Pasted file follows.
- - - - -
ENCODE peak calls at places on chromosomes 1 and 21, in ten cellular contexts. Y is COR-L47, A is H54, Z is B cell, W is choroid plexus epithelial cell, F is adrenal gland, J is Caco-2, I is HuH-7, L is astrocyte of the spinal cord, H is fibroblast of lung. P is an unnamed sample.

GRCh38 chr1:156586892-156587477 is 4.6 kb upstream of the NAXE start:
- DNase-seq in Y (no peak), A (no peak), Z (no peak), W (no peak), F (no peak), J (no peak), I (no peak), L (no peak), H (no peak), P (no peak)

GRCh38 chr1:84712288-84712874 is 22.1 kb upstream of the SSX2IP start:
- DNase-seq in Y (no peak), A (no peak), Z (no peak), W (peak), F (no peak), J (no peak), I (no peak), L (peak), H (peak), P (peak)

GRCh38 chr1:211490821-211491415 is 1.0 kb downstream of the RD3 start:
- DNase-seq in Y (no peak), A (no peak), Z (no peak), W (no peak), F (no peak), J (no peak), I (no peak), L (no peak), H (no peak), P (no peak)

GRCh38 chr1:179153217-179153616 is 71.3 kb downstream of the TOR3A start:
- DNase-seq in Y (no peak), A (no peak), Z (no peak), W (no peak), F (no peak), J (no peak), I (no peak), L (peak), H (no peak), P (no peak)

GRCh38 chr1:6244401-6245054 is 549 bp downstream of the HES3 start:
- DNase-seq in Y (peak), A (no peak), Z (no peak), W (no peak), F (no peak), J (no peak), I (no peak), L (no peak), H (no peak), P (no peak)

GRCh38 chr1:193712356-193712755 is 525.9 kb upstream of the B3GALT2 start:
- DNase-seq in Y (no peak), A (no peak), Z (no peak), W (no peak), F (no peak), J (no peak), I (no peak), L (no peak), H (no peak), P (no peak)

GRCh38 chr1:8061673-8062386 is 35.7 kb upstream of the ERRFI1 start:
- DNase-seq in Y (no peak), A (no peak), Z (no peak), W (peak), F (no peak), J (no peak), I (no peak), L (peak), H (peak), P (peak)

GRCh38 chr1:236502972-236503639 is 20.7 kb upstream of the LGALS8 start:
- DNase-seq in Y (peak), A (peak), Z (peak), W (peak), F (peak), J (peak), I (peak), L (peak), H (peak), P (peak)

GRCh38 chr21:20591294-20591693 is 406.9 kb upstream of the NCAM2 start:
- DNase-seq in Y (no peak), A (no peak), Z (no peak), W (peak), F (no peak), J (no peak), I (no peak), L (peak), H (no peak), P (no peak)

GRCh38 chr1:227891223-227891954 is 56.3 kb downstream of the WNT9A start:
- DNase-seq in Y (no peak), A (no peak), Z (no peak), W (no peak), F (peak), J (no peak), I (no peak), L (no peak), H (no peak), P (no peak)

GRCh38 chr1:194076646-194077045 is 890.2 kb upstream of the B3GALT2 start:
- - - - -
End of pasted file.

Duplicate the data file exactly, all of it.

ENCODE peak calls at places on chromosomes 1 and 21, in ten cellular contexts. Y is COR-L47, A is H54, Z is B cell, W is choroid plexus epithelial cell, F is adrenal gland, J is Caco-2, I is HuH-7, L is astrocyte of the spinal cord, H is fibroblast of lung. P is an unnamed sample.

GRCh38 chr1:156586892-156587477 is 4.6 kb upstream of the NAXE start:
- DNase-seq in Y (no peak), A (no peak), Z (no peak), W (no peak), F (no peak), J (no peak), I (no peak), L (no peak), H (no peak), P (no peak)

GRCh38 chr1:84712288-84712874 is 22.1 kb upstream of the SSX2IP start:
- DNase-seq in Y (no peak), A (no peak), Z (no peak), W (peak), F (no peak), J (no peak), I (no peak), L (peak), H (peak), P (peak)

GRCh38 chr1:211490821-211491415 is 1.0 kb downstream of the RD3 start:
- DNase-seq in Y (no peak), A (no peak), Z (no peak), W (no peak), F (no peak), J (no peak), I (no peak), L (no peak), H (no peak), P (no peak)

GRCh38 chr1:179153217-179153616 is 71.3 kb downstream of the TOR3A start:
- DNase-seq in Y (no peak), A (no peak), Z (no peak), W (no peak), F (no peak), J (no peak), I (no peak), L (peak), H (no peak), P (no peak)

GRCh38 chr1:6244401-6245054 is 549 bp downstream of the HES3 start:
- DNase-seq in Y (peak), A (no peak), Z (no peak), W (no peak), F (no peak), J (no peak), I (no peak), L (no peak), H (no peak), P (no peak)

GRCh38 chr1:193712356-193712755 is 525.9 kb upstream of the B3GALT2 start:
- DNase-seq in Y (no peak), A (no peak), Z (no peak), W (no peak), F (no peak), J (no peak), I (no peak), L (no peak), H (no peak), P (no peak)

GRCh38 chr1:8061673-8062386 is 35.7 kb upstream of the ERRFI1 start:
- DNase-seq in Y (no peak), A (no peak), Z (no peak), W (peak), F (no peak), J (no peak), I (no peak), L (peak), H (peak), P (peak)

GRCh38 chr1:236502972-236503639 is 20.7 kb upstream of the LGALS8 start:
- DNase-seq in Y (peak), A (peak), Z (peak), W (peak), F (peak), J (peak), I (peak), L (peak), H (peak), P (peak)

GRCh38 chr21:20591294-20591693 is 406.9 kb upstream of the NCAM2 start:
- DNase-seq in Y (no peak), A (no peak), Z (no peak), W (peak), F (no peak), J (no peak), I (no peak), L (peak), H (no peak), P (no peak)

GRCh38 chr1:227891223-227891954 is 56.3 kb downstream of the WNT9A start:
- DNase-seq in Y (no peak), A (no peak), Z (no peak), W (no peak), F (peak), J (no peak), I (no peak), L (no peak), H (no peak), P (no peak)

GRCh38 chr1:194076646-194077045 is 890.2 kb upstream of the B3GALT2 start: